I am trying Inderal. Interesting drug. does stop the hyperventilating generally (not today). Causes some wild fluctuations in pulse rate (from 60 to 120 in one day). Heart rate goes up very quickly on exertion, but the 120 occurred while waiting in line at KMart. Allows me to sleep normally again without getting up in the middle of the night and staying awake AND I feel rested after the sleep. Trying to figure out how to take it. My script is 10 mg, which I'm supposed to split into 5 mg 2x day. Can't figure out if the 2x day is on waking and before bed or when I take my activating drugs (on waking and 1pm). Also, can't figure out if 3x day is better. What did you do?

> > So can I augment with something?
> Yes. I don't think that other anticonvulsants would substitute for the Neurontin, though. What about adding Klonopin on an as-needed basis?

I'm afraid of Konopin. Not of becoming addicted, but of the withdrawel if I need to quit using it.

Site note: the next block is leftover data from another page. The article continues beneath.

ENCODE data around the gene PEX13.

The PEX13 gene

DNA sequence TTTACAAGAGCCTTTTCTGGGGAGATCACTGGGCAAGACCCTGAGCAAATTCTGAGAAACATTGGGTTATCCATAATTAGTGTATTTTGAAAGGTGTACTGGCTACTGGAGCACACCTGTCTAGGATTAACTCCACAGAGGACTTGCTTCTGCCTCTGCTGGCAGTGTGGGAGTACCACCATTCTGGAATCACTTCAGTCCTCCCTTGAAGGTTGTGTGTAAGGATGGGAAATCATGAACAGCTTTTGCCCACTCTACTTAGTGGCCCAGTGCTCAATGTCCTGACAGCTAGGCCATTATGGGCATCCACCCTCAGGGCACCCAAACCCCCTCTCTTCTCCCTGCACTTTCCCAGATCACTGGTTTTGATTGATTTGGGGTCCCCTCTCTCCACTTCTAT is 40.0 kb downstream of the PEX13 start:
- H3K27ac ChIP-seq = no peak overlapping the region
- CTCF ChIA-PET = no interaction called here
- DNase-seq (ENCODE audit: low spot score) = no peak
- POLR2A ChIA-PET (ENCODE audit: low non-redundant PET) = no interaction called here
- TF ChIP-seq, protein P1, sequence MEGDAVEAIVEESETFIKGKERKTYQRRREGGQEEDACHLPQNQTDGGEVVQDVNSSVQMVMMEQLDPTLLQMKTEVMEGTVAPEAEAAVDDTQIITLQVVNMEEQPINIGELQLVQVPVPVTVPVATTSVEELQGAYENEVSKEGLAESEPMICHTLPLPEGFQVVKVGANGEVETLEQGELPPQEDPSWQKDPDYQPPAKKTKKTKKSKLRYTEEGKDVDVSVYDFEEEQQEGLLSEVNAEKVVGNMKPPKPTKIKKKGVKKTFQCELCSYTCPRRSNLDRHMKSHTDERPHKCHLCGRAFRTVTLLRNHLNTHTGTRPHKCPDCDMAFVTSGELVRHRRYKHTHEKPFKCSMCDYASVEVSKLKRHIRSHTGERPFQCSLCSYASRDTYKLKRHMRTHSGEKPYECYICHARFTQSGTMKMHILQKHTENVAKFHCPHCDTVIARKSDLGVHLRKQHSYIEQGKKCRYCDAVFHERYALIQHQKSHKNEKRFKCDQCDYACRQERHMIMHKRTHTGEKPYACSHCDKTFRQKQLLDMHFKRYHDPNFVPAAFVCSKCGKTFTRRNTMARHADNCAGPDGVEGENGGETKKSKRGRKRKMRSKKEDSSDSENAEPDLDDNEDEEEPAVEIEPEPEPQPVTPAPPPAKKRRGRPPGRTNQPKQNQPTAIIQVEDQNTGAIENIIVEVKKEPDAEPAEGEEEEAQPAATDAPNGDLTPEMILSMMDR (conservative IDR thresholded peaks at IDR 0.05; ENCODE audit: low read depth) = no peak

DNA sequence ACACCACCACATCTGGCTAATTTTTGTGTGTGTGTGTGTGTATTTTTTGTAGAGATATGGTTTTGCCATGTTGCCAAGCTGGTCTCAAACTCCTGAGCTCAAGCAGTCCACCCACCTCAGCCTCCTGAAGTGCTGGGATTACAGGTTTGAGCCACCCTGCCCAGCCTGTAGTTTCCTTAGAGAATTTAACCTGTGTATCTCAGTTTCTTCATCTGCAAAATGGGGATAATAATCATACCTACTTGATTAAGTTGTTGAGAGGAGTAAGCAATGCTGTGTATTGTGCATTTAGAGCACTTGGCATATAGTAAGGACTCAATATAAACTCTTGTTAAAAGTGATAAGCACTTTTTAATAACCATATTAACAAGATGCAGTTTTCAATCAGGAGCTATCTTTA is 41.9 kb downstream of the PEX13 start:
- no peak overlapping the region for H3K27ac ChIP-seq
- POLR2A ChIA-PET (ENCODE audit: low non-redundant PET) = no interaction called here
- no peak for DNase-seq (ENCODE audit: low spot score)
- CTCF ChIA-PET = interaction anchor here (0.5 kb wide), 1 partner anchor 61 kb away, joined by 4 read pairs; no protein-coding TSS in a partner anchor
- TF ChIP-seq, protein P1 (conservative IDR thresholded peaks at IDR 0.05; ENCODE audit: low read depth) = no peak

> You could probably safely add a TCA one of the ones with little effect on serotonin (like nortriptyline or desipramine) without having to go off the MAOI.

That seems to be where my pdoc is heading, which is lovely in terms of washout avoidance.

> MAOI withdrawal sucks, but it's not unmanageable and usually doesn't last very long. (I think that tapering is best, but not a very slow taper like you would use if you were going off, say, Xanax.) I find benzos helpful (that, and staying away from other people as much as possible!).

I'll keep this in mind when I get there. I have decided that I need some benzos for tough times, dips in the road.

Melancholy does not apply to me--fortunately I guess.

> Some data suggest that TCAs, Remeron, and Effexor work better than SSRIs do for melancholic depression. The efficacy of ECT is best-established in this subtype. I would expect MAOIs to work too (possibly in higher dose ranges than for nonmelancholic depression), but there has been little research on MAOIs for melancholic depression. (I'd like to see a well-designed and -executed RCT comparing, say, Parnate to imipramine.)

what is RCT? And, yeah, wouldn't we all like to see some studies after FDA approval?

> I hope this helps. Keep in touch. :-)

Elizabeth--it helps a lot. Sometimes I just get paralysed with fear of making a decision--just stuck and any nudge helps. :-)